This year, it was New York and DC. I love the East coast, and it’s been a while, and the stars aligned to fit in several welcome opportunities:
To see family and friends
To travel on Amtrak
To see the cherry blossom in DC (slight fail on that one)
To hear Pink Martini at the Kennedy Center
To see the Gauguin exhibition at the National Gallery
I took the red-eye to New York, which wasn’t too painful. I would have got even more sleep had the cabin not been refrigerated. I asked the flight attendant for a blanket, and she told me that they are now charging $8 for blankets “so that you can have a clean one.” I told her I’d rather have a free dirty one, but they don’t seem to offer that option. I’m so tired of airlines telling us how they’ve come up with these new rules and charges just to give us joy and fill us with gratitude.
Once there, I got to see my cousin and her bloke and kid, and get the guided tour to Yonkers, where they live. We visited the Union Church, which has stained glass by Matisse and Chagall, because, as I have mentioned elsewhere, if your name is Rockefeller, you can say things like “You know what would really complement my Matisse window? Eight more Chagall windows,” and make it happen.
We also visited the ambitiously-named Philipse Manor, which was very interesting, if a little on the rustic side to qualify itself for our mental image of a manor. But it wasn’t a primary residence, after all, and at the time, it was probably considered quite luxe.
Lydia and I nearly disgraced ourselves by giggling hysterically at some of the cheesy items for sale in the gift shop, which proved that we haven’t matured since our teens, and at least shows that the ageing process hasn’t completely overtaken me. I managed to sober up just enough to buy a postcard with a hologram of a scary-looking sheep on the front, and even politely agreed with the clerk as she commented on how lovely it was and how amazing was the technology that created it.
We also drove through Sleepy Hollow, which I must admit surprised me a bit in that I thought it was an imaginary place prior to our visit.
The next day we went into Manhattan, visited the Whitney, made fun of some of the art, loved some of it, and got into trouble with museum guards for taking pictures (not OF paintings, I should mention, I don’t do that), which reminded my cousin and I of that time we got chased though a castle in Wales by the security guard, and again proved that la plus ca change, la plus c’est le meme chose.
We also window shopped, and I went to the Top of the Rock, and the view was truly phenomenal, even though I didn’t see Tina Fey anywhere, and we sight-saw, and ate, and it was all very New York and fun.
The next day was Amtrak from Penn Station to DC, so I got to fulfill an old goal of taking a train in the US. As we left New York, I was a little concerned that it would not be all that I dreamed of, as the tracks seemed to be routed through the ugliest areas possible--but eventually I got my green landscapes and trees, and cityscapes, and all was well. Except Baltimore. Maybe Baltimore has good points and charming vistas, but I did not see them from my train.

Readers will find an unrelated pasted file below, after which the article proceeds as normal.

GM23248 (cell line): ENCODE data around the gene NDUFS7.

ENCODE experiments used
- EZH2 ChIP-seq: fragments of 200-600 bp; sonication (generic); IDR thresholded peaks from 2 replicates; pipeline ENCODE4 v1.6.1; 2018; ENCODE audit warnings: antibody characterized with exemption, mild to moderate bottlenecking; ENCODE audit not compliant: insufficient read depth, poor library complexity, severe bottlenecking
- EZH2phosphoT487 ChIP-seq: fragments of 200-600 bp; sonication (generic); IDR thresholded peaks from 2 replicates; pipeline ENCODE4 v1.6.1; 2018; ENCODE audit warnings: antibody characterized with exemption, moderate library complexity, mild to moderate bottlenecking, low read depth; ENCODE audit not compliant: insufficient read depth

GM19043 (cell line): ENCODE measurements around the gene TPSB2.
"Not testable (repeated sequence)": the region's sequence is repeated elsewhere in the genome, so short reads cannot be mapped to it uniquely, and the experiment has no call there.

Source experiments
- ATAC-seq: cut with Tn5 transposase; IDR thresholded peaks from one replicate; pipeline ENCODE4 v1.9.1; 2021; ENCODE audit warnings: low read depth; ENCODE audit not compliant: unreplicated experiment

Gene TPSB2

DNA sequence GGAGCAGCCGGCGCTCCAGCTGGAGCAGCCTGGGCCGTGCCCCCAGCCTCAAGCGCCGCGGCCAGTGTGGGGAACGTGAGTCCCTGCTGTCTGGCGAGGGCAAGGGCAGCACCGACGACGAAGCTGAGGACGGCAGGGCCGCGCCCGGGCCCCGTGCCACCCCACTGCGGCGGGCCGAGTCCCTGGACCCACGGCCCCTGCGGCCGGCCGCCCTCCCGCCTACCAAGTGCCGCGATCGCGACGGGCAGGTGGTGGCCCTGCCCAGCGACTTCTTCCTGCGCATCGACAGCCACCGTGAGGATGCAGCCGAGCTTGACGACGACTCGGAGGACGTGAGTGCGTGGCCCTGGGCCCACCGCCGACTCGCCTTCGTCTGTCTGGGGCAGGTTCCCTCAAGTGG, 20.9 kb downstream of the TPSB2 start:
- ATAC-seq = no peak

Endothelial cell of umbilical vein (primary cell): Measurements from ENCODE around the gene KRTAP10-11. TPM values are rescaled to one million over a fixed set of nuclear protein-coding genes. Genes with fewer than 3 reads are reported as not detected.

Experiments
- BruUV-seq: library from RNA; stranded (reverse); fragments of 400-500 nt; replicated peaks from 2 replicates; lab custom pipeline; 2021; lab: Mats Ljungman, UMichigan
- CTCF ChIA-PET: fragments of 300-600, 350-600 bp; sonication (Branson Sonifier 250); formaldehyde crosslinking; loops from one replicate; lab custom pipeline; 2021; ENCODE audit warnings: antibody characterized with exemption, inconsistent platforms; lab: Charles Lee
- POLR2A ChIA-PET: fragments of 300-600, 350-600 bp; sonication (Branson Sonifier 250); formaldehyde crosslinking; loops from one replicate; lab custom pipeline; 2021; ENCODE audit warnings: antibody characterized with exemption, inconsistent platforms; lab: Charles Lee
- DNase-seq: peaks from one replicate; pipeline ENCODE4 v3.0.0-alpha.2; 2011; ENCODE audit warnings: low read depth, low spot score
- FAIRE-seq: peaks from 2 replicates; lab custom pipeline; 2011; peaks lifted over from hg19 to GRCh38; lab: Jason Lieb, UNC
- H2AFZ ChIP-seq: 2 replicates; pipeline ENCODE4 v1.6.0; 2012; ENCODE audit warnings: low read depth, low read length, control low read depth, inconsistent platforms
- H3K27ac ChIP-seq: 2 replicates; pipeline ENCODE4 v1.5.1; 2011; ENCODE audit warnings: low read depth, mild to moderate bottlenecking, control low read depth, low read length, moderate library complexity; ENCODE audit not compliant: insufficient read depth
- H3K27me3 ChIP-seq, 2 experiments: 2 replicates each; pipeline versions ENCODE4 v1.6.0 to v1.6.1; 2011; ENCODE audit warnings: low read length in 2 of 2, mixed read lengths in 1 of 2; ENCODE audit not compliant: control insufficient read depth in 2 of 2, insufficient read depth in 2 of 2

I arrived in DC, at the stunning Union Station, and all was sunshine and tulips. Though a bit thin on the ground as far as cherry blossom. I was staying with my friend Julia and her husband, and we lunched and caught up, and went to the National Portrait Gallery, which I highly recommend.
Friday night and Pink Martini were wonderful. I loved the Kennedy Center, and it’s in a beautiful setting. It was rather lovely to be able to wander outside and look over the Potomac in the early evening before the concert. Pink Martini always rocks the house, though I was a little disappointed at first to find that my beloved China Forbes, the usual lead singer, was under doctor’s orders not to sing, and was replaced by a woman rejoicing in the name of Storm Large. Which apparently is for reals, even though it sounds like the result of one of those Facebook posts that ask you to provide your cat’s name and first street you lived on and tell you that’s your porn star name.
Storm was a bit more Broadway and loud than China, but she did a good job, and you have to give props to the girl for learning all those songs in multiple languages, per PM’s signature multi-cultural style. But the real consolation prize was Ari Shapiro, who sang a few numbers, plus a duet, and was completely charming, delightful, and talented to a jealous-making degree.
Saturday it rained cats and dogs, which was fine, as we spent a good chunk of the day inside the National Gallery admiring Gauguins and tracking down the da Vincis, and sitting in restaurants. And there’s something quite fun about running around in rainstorms when you know you’re guaranteed a warm, dry bed at the end of the day. A rather special and unexpected sight was a formerly LDS, rather grand chapel in the middle of DC, among a group of very fine churches and other buildings. It’s a bit crumbly and not well-kept now, but I liked that the Mormons made our mark with some good architecture there a long time ago.
Sunday was another gorgeous day, and we headed to the National Cathedral for Palm Sunday Service. It was an Episcopalian service, which is close enough to Church of England for me to feel an affinity for it. It’s very different from LDS services, and although I’m quite happy with the way we run things, I also like the ritual and tradition there. There’s something rather solid and comforting about it, and I appreciate the perspective on Easter.National Cathedral
at the Whitney
Philipse Manor house